A hip high school girl who loves music, writes songs, and is desperate for a ukelele, learns to her shock that her father did not abandon her years ago and has been trying to keep in touch. She begins to investigate him, only to discover that he has a new life with a new family, including the perfect stepdaughter, a girl who Minerva despises.
My rating: 2 out of 5 stars

Get Happy is a super-short read. It's only 256 pages, and the spacing makes it even shorter than that sounds. To add to that, we have Minerva's song lyrics at the end of most chapters, and the last of those 256 pages has those lyrics again, this time with the musical chords. So the good news is, it only took me like two and a half hours to read Get Happy. But the bad news, sadly, is that this short length means that nothing really happens, and nothing is as complex as I would like, making this a very underwhelming read for me.

The main storyline is the one about Minerva's family; her search for her father and the discoveries about her mother and all of their past. That storyline isn't bad... it's just nothing new; it's a very basic story that I've read a million times before. I found Minerva's reactions to all of this to be kind of melodramatic, to be honest; it might be just because I've read so many similar stories, or because Minerva reads so young (younger than the 16 she's supposed to be), but I didn't find what happened to be big enough to warrant such extreme reactions. I just don't think this is enough to carry the story. And with the strong focus on all of this, I found the developments towards the ending to be lacking: we never get to see what happens between her father and stepsister.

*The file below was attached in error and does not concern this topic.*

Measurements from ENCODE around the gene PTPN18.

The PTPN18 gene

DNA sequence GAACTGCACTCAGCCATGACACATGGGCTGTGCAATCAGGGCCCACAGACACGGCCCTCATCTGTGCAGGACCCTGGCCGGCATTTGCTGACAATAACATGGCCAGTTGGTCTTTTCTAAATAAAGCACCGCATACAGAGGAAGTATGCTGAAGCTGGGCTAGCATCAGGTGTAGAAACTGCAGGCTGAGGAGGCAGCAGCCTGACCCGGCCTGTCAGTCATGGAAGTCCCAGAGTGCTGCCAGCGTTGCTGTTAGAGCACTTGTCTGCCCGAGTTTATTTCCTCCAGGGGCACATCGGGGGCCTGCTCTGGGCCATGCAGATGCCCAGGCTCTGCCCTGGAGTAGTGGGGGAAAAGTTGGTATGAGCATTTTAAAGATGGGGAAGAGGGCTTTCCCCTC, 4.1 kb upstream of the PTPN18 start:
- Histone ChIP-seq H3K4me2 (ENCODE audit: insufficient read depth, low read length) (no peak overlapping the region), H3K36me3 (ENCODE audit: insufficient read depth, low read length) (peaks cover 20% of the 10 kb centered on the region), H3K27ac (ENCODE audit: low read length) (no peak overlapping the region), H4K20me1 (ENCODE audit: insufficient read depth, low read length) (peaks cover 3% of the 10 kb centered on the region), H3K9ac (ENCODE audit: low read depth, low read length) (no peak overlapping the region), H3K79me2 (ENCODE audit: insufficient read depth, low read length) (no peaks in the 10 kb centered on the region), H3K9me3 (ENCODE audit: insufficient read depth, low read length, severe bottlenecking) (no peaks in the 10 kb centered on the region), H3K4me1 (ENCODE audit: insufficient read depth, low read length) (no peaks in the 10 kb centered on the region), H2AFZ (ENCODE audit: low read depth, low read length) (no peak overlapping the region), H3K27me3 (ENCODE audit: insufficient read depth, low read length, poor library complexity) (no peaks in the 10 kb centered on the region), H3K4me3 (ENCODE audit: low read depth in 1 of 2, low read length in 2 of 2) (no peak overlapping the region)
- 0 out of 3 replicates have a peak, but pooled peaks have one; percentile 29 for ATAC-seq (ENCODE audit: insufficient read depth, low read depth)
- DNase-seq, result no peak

Minerva and her best friend Fin work at Get Happy, where they dress up as mermaids, pirates, etc. to entertain kids at birthday parties. That whole idea is cute, and some of those scenes are pretty entertaining. It's a bit contrived how the two of them, as well as the two other characters, Cassie and Hayes, always ride together and have to entertain parties at the exact same times, but it serves the purpose of showing how they all interact. This cast of characters has potential, but they're not complex enough to seem real, and nothing really happens between them either.

I'm not really sure what to say about Get Happy. It's not bad, and I didn't have many issues with it. But the thing is... nothing really happens. These storylines aren't enough to make for an engaging plot; they would have made a good background to set up a real story to focus on, but there is no such story. I know not every novel has to have a strong plot, but even as a character-driven novel, Get Happy didn't work for me; I didn't think the main character was complex enough or develops enough over the course of the story to make Get Happy work. Get Happy is targeted more towards the younger part of YA, so maybe it's just not for me, but I just found it very underwhelming.